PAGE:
I agree with JBTexas that 0.7GPM is a very low rate to try to read. The spec is >1.0GPM and only useful for leaks below 1.0GPM. Especially since this is set as your high limit, meaning your actual reading is less than that. I would probably set the high limit at something like like 2GPM or whatever flow rate you would get with a broken line somewhere near the end (the lowest flow rate broken/disconnected parts would cause).

I don’t know how many samples are needed to trigger, but I think this unit is around 1 pulse per 0.1GPM at the low end. Also, you typically need 10-30x the pipe diameter upstream and half that downstream from the meter for least amount of noise from water turbulence, however the spec sheet says it has it built in.

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I am tempted to pick up some shielded/twisted wire from Siteone and lay it on the lawn to test if it clears up the false readings. If it does I’ll bury it. What do you think about this stuff?

@MeterManSays - what are your thoughts and experience?

https://www.siteone.com/en/180008-paige-shielded-communication-wire-18-gauge-2-pair/p/33736?isrc=featured

Every situation needs to be examined individually because there are multiple things that can manifest itself with variations of these particular symptoms. (which is why this thread is going to confuse way more people than it is going to help) I would reiterate my advice from June 13 up-thread which was to contact the ED support line. Also, all troubleshooting begins with watching the meter display during pressurization time to see what the meter is actually seeing.

Let me rephrase the question @MeterManSays … which wire is recommended for the average ED installation? Thanks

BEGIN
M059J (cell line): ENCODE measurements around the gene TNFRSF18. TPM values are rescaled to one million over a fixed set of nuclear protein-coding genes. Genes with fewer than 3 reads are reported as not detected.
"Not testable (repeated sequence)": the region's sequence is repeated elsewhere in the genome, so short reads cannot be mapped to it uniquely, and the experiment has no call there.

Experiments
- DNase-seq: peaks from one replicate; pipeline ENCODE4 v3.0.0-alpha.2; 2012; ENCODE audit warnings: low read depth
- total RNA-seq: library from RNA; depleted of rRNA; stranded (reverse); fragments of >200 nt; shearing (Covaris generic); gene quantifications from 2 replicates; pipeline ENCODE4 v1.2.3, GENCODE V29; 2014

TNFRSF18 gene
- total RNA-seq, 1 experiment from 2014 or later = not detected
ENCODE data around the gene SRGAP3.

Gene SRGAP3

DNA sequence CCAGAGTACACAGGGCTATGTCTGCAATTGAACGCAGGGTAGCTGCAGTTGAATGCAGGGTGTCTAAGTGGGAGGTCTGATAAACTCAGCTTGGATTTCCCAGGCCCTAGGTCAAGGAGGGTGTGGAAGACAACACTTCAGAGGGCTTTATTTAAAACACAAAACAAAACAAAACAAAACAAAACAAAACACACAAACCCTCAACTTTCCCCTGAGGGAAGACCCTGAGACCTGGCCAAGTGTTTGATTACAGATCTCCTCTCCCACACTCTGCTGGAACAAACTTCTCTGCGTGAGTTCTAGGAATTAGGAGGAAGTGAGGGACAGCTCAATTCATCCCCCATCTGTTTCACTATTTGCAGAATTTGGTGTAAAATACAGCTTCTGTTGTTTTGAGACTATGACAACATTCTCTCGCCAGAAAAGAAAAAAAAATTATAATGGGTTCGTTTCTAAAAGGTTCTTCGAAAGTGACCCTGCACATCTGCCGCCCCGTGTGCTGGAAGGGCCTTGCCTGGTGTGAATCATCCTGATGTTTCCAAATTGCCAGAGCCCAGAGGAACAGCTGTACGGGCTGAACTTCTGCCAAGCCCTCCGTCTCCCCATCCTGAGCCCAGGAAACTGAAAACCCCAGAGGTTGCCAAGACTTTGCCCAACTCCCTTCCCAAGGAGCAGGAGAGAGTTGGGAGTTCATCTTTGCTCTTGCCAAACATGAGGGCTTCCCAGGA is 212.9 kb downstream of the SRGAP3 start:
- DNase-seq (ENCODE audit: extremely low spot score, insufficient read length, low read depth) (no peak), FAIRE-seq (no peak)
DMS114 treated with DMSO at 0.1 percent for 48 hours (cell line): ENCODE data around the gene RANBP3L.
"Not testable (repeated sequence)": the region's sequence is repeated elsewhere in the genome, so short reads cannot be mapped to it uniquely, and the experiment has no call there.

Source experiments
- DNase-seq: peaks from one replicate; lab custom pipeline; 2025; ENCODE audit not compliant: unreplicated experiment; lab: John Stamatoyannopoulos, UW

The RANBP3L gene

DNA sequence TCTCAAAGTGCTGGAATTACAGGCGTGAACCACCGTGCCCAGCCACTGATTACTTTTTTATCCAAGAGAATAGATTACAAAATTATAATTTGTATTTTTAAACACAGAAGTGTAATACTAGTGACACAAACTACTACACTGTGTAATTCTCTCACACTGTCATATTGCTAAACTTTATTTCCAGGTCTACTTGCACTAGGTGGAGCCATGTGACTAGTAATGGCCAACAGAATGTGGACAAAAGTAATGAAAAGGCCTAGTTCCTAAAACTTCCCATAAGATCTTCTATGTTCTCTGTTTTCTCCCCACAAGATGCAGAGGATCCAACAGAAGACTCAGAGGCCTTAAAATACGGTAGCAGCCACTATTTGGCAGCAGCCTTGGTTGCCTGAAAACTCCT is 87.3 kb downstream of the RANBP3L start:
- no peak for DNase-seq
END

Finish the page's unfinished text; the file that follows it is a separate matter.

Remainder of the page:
The question of the quality of the wire, I would say its appropriate wire. Its direct burial rated (good), its foil shielded (ok), its copper wire (good), its 18awg (good).

Given its $1.20/ft, whereas Ethernet runs much cheaper, IF you wanted to test for a week or month above ground to confirm, you COULD use ethernet, then buy this cable for the permanent. Save a buck if this doesn’t solve the issue.

As an industrial controls engineer that doesn’t do sprinklers professionally, replacing the cable to test is the next step I would do after the advice of MeterManSays of watching the display on the flow meter to confirm it does not match what Rachio says during a Calibration run, accounting for some delay/averaging that Rachio is going to do to that signal.

This is a great idea. I’ll see if I can round up a long piece of cat5/6 and just set it on the ground for now. Is it also shielded with foil or similar?

They make shielded CAT, but its much less common, and not necessary for testing. Its twisted pairs though. Being on the ground, not near another wire, its far less likely to get interference anyway. Ideally, you use a set of pairs for your wires, but since its very small wire (24awg for CAT5, 23 for CAT6), you may need to use 2 pairs (Blue + Green for AC+, and Blue/Wt + GreenWt for Signal).

Can’t you also make the argument that regular thermostat wire is also in/on the ground, not near another wire and less likely for any interference? Especially at short distances, 40’ or less?

I don’t know what the original wire was run with. Most likely culprit of wire interference is that the insulation is somehow damaged and is shorting.

I hear about interference all the time in my job, but never actually witnessed it in 10years until last week actually. A 24VDC unshielded/untwitsted signal wire ziptied to a cable with 208VAC both running to a chiller about 75’ and the signal wire intermittently got enough induced voltage to register a shutdown signal, happened about once every 6minutes.

I’ll repeat my recommendation, after more than a year with the installation and testing of 2 different 1004-EX’s. Get cable that’s made for the application - sensor cable (which you’ve already found). Thermostat cable won’t cut it, non-buriable CAT-5 or CAT-6 won’t cut it, non-twisted (like sprinkler valve leads) won’t cut it. You’re going to bury this cable in your yard - probably at a depth of 6" to 12", and you NEVER want to have to dig it up or repair it. At about a dollar a foot (about a dollar and a half for the armored version), I would have saved many hours if I’d installed separately buried sensor cable from the start.